7 tips before you bring you computer to a techinician
In a computer repair shop, the technicians may play tricks to make you think you're getting value for you money. You may ask how I may know the following. Well, I worked in a computer repair shop (not for long) and my neighbour also owned a different repair shop in town. The one I worked in was by far superior in terms of service but there was still trickery played.
1) You're computer may not be broken
I saw this happening several times. One that comes to my head was when someone dropped in their laptop saying the Internet wasn't working; they were using a usb internet stick. Anyway, after investigating the USB port when I plugged out the USB, I noticed it was damaged. I moved the Internet USB to a different USB port and like that it was working perfectly again. Of course, they still had to pay the minimum 'repair' fee of $40/€30/£25.
2) 95% of the time, your computer is repaired in the space of a day
In the repair shop I worked in, a lot of computers would be handed in on a Friday and a Saturday, however, on those days were finishing up the previous weeks repairs. One Monday, a woman came in with her computer saying it was slow. We repaired it that same day and the next morning it was ready to go back to the owner. However, to give the customer the thought that they were getting their money's worth for the repair, it would be left on the floor or a couple of days. My advice is to call the computer shop after two days if you havn't heard anything and say you were hoping to have it by the end of the day.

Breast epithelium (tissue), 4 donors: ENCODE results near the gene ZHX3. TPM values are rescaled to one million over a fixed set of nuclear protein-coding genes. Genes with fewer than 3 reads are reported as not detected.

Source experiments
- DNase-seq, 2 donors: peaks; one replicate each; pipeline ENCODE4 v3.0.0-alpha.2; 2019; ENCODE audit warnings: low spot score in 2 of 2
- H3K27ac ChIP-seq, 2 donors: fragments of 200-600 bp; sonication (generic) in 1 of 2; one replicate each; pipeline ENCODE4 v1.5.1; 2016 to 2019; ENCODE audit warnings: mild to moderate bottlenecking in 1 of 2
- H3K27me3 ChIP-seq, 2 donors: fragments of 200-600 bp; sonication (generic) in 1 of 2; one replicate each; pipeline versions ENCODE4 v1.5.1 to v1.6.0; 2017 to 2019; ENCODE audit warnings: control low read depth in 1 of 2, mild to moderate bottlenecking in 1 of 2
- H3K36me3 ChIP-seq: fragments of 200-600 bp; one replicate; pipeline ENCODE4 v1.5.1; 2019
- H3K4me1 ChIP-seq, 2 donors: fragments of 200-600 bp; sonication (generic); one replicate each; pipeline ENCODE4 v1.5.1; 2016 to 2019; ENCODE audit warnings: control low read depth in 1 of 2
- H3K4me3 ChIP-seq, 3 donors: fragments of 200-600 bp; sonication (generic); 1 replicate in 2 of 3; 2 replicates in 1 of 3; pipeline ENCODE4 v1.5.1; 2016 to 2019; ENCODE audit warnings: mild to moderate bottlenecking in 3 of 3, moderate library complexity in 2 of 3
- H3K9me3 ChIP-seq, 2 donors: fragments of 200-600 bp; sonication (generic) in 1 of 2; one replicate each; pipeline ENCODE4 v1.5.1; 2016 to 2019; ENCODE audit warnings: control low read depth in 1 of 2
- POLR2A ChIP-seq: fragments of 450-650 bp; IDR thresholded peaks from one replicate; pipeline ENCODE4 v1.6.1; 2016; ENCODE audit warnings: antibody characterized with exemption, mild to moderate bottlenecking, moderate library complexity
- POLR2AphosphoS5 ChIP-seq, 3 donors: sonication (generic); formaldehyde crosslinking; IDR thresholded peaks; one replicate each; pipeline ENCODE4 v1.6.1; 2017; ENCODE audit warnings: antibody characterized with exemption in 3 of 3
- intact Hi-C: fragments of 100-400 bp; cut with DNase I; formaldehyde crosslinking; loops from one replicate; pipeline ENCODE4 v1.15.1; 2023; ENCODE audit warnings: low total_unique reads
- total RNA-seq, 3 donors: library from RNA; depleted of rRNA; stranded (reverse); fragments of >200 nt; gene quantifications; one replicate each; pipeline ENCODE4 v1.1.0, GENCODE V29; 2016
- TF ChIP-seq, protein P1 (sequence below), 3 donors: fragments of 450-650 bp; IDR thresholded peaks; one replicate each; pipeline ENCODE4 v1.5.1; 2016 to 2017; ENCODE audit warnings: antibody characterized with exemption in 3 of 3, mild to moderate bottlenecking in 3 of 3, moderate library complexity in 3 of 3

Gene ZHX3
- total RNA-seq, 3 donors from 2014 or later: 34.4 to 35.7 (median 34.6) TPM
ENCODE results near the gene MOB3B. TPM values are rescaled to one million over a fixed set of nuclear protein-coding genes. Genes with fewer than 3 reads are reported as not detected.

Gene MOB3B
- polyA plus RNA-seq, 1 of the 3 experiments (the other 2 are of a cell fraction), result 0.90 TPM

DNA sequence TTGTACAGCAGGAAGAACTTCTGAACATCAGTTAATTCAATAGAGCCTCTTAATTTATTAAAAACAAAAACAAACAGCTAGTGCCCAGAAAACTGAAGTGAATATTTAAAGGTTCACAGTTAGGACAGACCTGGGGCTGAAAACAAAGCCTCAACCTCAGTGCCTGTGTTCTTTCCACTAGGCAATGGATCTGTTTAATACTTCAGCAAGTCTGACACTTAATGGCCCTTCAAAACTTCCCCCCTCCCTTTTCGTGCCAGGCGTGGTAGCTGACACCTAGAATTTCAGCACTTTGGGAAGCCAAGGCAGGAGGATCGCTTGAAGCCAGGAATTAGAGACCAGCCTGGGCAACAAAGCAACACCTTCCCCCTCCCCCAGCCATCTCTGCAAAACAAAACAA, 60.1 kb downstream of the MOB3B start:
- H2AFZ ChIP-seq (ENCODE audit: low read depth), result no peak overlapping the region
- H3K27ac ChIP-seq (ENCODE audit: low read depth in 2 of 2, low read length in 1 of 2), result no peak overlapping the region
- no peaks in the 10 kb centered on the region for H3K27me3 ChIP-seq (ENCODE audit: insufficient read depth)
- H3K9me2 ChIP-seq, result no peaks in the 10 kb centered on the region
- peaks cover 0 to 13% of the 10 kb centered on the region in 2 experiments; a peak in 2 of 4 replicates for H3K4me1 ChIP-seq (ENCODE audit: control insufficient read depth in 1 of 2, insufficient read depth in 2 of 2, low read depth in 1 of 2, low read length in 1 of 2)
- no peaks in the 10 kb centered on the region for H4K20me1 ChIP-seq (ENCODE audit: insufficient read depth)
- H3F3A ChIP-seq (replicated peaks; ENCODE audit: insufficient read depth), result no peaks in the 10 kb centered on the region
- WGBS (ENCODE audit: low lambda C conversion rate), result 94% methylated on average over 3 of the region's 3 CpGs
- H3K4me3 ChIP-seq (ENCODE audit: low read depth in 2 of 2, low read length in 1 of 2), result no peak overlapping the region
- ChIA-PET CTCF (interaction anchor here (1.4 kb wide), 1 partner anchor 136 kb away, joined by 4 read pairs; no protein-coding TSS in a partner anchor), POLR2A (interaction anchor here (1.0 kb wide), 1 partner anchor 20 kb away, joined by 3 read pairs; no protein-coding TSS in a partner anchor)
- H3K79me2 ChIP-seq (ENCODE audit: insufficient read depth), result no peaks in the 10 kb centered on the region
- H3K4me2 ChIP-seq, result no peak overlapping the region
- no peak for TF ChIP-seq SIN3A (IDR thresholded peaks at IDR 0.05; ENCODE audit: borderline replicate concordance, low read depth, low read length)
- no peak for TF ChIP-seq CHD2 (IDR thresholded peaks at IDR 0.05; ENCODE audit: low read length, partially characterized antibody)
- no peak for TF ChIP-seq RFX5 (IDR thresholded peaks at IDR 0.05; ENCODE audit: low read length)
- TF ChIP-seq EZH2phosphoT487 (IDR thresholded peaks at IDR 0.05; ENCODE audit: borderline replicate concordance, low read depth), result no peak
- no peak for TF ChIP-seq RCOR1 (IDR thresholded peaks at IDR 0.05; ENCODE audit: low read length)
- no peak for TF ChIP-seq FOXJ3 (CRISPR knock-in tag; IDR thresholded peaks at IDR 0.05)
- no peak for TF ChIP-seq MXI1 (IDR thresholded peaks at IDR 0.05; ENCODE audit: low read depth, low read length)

3) Raise your eyebrows when the technician uses fancy lingo
Another item I 'repaired' was an Epson Printer. Piece of advise, buy the simplest looking printer available, printers like Epson are a pain to to fix. To cut a long story short, it took me 20 minutes to take apart the printer to find that a pencil, that the woman's kid must of dropped in, was causing the jam. A pencil. When the lady came into collect it, my colleague informed her what was wrong with it. Did he say that a stupid pencil was causing the jam? Oh no! 'Yes, we repaired that. After disassembling the printer we discovered there was a foreign object preventing the printer from receiving the paper'. I'm not joking, those really are quote marks!
4) If you let the technician keep your 'irreparable' computer, the parts will be reused
By irreparable, I mean it would cost more to repair than what you (or what they convince you) it's worth. Where I worked , customers told that were given the option for the technician to keep the computer or to get the computer back at a $40 fee to cover the time the technician spent examining it. Not once when I was working in there did I see someone asking for the irreparable computer back. We received two 'irreparable' computers in the same week that were the exact same model. The screen was broken on one and the motherboard and keyboard on the other. My colleague was able to combine the workable parts into a whole working laptop. As 'irreparable' laptops can slip under the radar of income and expense accounts easily, these computers made from obsolete parts can be brought home by us technicians without any questions asked.